One of the founding members of Odd Future, Casey Veggies, a.ka. Casey Jones of Inglewood, California, left the group pretty much immediately after the first OF Tape and released his own mixtape, Customized Greatly, which later turned into a series of mixtapes.  “It’s hard to explain really,” he says about leaving Odd Future, “but I just had more of a different version for my own rap career. I wanted to do my own thing.”

Despite being a founding member of Odd Future, his Customized Greatly trilogy, as well as Sleeping In Class, and Fresh Veggies mixtapes were more along the lines of the flow and style of radio rap at the time, while Tyler, the Creator and Odd Future were off making records like Bastard, EARL, and MellowHype, let alone Frank Ocean and Syd tha Kyd/The Internet’s careers. Casey on the other hand, after working with YG & Def Jam, opening for Mac Miller, and even still being a frequent collaborator on OF projects, just released his first major studio album, Live & Grow, under label Epic Records, a subsidiary of Sony Music Entertainment.

Starting the record off with a school bell, Casey seems to want to play the epitomized character of high school-class skipping cool-guy-turned-rapper who all the girls fall for because of his “I don’t give a fuck” attitude and his overtly bragged about prowess in the sack. However, this vastly overplayed character really brings nothing to the table to make him seem original to the role and stand out amidst every other 20-something rapper playing the same part. The album opener, titled “I’m the King,” has kind of a “December 4th” by Jay-Z vibe to it, where his father speaks about his upbringing, but it doesn’t have as much of the warm and heartfelt feeling that “December 4th” had for Jay. Maybe it was because Casey sounds like he’s emulating that of a non-existent 3rd Audio Push member that was never as good as Price or Oktane.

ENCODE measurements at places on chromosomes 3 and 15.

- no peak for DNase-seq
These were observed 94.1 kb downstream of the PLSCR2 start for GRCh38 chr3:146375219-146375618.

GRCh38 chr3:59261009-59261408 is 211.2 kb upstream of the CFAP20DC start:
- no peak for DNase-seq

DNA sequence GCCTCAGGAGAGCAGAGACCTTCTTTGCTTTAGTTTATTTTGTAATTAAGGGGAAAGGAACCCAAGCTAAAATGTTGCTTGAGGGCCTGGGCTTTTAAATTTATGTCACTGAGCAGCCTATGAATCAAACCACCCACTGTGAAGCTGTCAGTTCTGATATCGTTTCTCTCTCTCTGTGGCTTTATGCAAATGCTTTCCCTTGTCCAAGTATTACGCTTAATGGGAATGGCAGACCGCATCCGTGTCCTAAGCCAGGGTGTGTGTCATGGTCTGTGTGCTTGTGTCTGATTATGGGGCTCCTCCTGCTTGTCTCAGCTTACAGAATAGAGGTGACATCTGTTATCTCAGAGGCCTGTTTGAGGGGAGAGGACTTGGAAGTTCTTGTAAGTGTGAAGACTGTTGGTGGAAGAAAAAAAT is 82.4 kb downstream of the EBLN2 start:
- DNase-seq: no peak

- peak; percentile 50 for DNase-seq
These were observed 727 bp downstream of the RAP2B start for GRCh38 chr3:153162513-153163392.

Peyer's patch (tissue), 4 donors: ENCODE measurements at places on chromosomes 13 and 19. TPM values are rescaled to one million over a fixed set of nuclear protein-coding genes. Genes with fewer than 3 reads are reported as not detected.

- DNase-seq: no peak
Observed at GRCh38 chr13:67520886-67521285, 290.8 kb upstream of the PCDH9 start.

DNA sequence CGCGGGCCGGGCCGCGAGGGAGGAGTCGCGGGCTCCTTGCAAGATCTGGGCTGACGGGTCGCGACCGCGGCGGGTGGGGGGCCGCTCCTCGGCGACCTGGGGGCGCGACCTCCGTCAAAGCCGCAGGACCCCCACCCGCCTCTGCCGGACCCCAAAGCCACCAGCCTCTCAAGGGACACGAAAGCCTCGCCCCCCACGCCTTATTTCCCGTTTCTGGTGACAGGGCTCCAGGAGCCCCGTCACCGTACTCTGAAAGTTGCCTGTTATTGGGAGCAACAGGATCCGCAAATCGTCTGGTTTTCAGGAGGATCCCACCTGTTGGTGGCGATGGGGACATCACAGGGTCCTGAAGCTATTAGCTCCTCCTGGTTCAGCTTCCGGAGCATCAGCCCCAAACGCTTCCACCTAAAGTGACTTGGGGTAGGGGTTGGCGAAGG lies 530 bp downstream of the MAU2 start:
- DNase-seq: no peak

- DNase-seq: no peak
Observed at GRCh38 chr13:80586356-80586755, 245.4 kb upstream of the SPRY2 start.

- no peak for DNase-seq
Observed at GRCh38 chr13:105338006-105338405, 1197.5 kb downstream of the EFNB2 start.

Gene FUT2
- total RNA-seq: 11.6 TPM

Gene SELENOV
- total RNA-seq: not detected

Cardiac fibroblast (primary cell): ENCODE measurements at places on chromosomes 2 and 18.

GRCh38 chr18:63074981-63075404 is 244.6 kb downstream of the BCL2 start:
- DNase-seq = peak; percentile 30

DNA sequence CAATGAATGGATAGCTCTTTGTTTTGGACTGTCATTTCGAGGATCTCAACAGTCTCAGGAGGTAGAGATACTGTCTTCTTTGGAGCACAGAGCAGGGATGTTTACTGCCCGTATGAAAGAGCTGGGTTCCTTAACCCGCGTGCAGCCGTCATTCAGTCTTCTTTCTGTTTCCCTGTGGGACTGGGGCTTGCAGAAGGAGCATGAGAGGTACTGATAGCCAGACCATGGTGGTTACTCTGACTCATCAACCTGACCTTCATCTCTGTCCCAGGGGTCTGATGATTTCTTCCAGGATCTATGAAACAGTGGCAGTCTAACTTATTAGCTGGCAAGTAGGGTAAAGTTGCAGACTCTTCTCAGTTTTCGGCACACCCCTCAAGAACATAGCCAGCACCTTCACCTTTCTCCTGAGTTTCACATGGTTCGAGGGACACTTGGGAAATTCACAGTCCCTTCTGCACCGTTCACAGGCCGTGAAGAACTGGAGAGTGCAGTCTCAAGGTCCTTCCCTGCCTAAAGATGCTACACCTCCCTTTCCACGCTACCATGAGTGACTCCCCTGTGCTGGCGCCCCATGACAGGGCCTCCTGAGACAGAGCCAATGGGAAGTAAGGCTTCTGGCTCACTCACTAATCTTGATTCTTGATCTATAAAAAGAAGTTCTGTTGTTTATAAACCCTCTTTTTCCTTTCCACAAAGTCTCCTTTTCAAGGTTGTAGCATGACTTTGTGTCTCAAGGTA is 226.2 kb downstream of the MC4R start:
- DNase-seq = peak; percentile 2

Most of the dull moments of Live & Grow don’t stem from his rap ability however, but instead from his over-comfort in end rhymes and the seeming lack of a true narrative. With an album title like Live & Grow, I thought it was going to have something more along the lines of a rising story, youth metamorphosis to maturity and wisdom on past mistakes, trials & tribulations kind of layout. Instead, most of the tracks are about girls going crazy for him solely based off of his career as a rapper, which for 13 tracks doesn’t really leave him with a lot of room for originality or story-telling. It also mulls-over potential heart-felt tracks like “Sincerely Casey,” “I’m the King,” “Life Song,” or “Blessed.” It’s not like he doesn’t possess the ability to put out a good album, it’s just that he hasn’t found his place or the story he wants to tell just yet.

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